Murphy: One: That the “market” is a good place for my household savings. If you’re paying for your kids’ braces, or a car, or any other purchase in the next four years, that money needs to be in an insured account at a respected bank. The second common misconception is that “my retirement account is now gone.” Investors need to remember that all the years they contributed to their retirement plans in mutual funds, they bought actual shares of those funds, and while the underlying stocks may have declined in value, they haven’t lost shares. When the market rebounds, those prices will reflect that.
Murphy: As controversial as it may be, the Government “bailout” will aid companies immensely by helping to stabilize their cash flow. When they’re no longer making the nightly news, the public will become more comfortable with all the other changes that need to happen: A new international approach to monitoring large financial and insurance businesses; increased shareholder awareness of executive compensation and bonuses; new oversight of the mortgage industry. Like I’ve said at our recent Community Economic Forums, if you drop a busload of kids off at a playground unsupervised, in 30 minutes you’ll have chaos, as at least a couple of the kids are going to be taking all the toys or pushing other kids around. As much as I believe in our free-market system, I want a yard duty supervisor on hand. When we all feel like that supervisor is paying attention, the market will be back to normal.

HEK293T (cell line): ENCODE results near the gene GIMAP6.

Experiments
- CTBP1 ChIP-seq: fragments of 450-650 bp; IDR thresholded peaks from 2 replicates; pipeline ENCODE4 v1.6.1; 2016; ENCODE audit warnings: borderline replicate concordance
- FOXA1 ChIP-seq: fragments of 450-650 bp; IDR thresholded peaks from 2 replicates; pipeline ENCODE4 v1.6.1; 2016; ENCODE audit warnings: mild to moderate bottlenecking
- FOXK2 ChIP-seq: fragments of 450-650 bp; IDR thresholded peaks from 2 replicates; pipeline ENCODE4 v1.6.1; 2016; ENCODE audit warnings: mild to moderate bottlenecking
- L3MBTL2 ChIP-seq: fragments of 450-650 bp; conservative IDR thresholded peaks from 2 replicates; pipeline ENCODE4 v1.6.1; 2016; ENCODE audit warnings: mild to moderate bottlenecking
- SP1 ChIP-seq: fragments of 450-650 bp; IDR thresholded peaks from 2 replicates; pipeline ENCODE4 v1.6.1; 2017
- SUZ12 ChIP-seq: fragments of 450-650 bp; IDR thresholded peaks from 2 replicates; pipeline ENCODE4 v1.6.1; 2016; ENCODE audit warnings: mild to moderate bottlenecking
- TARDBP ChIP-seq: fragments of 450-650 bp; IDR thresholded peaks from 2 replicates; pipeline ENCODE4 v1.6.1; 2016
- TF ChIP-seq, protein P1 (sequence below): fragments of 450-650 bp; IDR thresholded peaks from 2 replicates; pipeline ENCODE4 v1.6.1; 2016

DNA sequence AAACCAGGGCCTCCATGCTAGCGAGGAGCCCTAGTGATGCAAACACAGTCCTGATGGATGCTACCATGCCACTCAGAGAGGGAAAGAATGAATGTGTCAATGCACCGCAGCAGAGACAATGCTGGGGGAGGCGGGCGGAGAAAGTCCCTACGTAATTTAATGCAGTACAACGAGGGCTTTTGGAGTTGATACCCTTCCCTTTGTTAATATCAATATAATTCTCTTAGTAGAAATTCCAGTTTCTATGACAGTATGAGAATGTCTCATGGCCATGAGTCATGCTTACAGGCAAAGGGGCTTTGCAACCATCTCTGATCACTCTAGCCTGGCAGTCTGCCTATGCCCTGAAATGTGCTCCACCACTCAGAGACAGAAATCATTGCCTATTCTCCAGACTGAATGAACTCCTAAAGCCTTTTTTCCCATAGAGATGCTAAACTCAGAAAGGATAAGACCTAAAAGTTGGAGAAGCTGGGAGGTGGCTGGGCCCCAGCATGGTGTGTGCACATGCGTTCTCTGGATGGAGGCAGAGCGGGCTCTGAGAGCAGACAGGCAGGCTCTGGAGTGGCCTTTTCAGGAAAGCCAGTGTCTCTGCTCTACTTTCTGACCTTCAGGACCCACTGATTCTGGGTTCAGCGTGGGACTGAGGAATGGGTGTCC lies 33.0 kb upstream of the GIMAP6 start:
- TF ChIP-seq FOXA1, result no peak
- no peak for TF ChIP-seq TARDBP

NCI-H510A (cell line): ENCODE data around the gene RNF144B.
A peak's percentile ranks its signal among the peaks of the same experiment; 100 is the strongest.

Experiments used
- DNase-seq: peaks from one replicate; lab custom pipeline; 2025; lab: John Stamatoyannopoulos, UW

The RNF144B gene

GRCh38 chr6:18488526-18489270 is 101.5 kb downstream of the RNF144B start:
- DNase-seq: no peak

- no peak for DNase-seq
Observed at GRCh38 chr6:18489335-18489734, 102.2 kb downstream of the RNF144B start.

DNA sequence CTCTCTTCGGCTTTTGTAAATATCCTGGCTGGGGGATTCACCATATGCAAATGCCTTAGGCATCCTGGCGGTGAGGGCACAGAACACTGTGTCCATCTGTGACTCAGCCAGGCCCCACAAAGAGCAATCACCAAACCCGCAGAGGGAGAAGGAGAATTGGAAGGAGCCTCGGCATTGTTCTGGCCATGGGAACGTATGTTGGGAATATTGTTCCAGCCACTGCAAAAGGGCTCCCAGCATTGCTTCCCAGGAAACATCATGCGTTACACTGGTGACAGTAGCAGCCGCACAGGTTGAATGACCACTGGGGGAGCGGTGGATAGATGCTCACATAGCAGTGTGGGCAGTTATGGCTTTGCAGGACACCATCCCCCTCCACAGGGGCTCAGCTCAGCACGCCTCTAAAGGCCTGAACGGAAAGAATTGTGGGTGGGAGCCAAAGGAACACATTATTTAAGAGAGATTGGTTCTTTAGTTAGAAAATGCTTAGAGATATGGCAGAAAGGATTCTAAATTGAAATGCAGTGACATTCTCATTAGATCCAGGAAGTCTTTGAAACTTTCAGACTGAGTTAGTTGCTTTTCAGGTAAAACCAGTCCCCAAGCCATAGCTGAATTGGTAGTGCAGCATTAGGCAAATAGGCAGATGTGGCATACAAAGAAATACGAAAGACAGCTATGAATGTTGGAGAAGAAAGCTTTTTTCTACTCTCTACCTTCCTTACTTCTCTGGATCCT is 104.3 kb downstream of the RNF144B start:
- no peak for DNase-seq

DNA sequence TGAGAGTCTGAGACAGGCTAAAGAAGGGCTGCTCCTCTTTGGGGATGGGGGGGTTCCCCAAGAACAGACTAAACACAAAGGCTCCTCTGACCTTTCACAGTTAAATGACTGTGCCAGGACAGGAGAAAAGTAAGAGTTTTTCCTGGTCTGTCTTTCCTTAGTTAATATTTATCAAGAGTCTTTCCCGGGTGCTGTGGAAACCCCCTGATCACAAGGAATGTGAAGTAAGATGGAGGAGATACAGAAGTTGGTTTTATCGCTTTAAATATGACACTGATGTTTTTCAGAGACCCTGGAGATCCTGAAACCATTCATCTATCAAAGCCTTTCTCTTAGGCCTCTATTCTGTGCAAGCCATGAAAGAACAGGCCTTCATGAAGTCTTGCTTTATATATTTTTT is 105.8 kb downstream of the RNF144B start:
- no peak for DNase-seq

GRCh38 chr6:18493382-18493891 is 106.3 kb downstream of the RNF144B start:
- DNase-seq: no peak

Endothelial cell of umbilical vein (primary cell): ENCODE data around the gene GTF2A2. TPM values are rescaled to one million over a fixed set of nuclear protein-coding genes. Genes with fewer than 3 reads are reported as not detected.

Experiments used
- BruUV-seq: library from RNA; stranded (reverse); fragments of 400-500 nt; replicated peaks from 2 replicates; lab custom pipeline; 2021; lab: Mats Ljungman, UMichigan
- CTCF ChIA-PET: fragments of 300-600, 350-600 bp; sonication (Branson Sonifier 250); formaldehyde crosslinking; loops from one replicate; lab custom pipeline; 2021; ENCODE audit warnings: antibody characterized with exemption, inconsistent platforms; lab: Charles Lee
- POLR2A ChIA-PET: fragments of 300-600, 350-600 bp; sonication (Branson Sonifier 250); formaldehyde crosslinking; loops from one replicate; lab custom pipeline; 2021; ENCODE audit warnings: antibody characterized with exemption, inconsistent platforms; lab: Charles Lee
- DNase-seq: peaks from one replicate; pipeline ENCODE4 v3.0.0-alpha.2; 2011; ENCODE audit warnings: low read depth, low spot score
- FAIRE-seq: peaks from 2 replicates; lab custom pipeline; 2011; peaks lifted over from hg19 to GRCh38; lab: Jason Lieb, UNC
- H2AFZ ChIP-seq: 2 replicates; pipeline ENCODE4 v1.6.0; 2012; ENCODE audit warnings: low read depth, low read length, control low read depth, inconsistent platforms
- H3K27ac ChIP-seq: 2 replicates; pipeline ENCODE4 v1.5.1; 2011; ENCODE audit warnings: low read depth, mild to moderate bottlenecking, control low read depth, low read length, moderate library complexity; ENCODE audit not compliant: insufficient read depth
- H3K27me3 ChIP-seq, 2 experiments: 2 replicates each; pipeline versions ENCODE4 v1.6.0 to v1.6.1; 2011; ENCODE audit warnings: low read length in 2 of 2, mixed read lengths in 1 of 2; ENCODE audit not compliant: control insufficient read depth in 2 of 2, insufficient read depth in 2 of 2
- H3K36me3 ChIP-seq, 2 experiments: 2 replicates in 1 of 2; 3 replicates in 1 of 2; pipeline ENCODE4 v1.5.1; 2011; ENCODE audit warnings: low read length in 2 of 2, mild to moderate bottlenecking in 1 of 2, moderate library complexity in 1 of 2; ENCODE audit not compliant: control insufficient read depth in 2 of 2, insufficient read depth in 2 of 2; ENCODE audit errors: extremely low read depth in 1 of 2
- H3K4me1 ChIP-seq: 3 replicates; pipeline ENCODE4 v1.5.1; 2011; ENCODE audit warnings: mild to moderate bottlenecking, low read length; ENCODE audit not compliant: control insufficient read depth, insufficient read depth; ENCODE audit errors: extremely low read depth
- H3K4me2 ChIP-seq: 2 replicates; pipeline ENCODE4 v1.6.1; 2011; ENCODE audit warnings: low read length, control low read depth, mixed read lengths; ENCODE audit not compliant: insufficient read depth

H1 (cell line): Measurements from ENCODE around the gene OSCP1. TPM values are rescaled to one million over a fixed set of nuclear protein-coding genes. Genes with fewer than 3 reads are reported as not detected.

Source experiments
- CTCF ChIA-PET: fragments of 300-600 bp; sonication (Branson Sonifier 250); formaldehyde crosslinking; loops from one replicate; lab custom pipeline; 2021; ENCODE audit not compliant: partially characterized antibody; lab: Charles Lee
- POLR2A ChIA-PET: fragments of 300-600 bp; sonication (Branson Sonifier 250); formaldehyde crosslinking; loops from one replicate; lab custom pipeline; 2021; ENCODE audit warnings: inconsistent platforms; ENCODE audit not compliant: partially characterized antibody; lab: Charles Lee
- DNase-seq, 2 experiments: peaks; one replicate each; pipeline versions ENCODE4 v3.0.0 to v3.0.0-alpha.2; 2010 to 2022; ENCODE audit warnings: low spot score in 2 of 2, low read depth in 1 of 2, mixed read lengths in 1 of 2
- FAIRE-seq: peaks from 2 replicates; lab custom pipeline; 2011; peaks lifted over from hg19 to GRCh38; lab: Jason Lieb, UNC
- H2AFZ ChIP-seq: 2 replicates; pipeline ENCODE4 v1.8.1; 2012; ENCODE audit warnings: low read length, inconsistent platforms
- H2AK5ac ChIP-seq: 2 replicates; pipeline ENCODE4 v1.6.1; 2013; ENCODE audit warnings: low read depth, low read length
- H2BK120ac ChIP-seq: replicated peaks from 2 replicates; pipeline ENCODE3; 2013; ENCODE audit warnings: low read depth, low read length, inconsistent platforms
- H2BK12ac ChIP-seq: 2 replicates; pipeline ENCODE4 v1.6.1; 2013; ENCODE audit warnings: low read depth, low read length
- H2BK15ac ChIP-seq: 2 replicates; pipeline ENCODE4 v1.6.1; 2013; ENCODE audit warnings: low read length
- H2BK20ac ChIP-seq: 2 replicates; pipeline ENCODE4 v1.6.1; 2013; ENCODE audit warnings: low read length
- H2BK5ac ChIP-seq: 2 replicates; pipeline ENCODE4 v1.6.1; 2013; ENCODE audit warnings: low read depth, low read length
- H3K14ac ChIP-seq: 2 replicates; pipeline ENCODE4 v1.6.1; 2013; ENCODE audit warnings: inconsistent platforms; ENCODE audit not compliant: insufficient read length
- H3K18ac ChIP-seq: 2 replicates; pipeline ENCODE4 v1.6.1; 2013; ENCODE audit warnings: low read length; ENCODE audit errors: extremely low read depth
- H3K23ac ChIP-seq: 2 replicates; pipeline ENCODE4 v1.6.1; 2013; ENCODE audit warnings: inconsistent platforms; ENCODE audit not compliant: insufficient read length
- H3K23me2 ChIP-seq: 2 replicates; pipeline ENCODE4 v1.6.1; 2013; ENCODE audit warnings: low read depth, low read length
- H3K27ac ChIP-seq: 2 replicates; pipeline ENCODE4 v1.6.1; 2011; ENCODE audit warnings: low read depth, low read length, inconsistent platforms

Andrews: The current proposed moratorium on foreclosures in California and the announced self imposed company-wide moratoriums by Citigroup, Fannie Mae and Freddie Mac are positive steps that will help homeowners as well as the mortgage institutions. In addition to helping stabilize real estate values by reducing the oversupply of foreclosures on the market, it gives the mortgage companies additional time to work with homeowner’s to restructure their mortgages. This moratorium tool may need to be used even more in the coming months.
Murphy: Have a financial plan. If you don’t have one, find a professional to help develop one. Then stick to the plan. Like those people feeling like they’re in a small boat, if they have an experienced captain who’s navigated a course, he may have to alter course to help through the storm, but the destination remains the same.
Andrews: Similar to investing in individual stocks, local real estate markets behave very differently from each other. Financial institutions as well as individual investors should closely monitor the local market movements before making buy/sell decisions. Clear Capital’s HDI (Home Data Index) enables our institutional clients to monitor these changes within very small geographic areas, many times down to the zip code level.
Our other products such as BPOs (Broker Price Opinions) and appraisals, build upon this market data by offering our customers the opportunity to evaluate the physical condition, external influences and value of their properties. We deliver more than 500,000 of these “foot on the ground” reports per year to 75 percent of the major financial and investment institutions in the U.S. and its territories.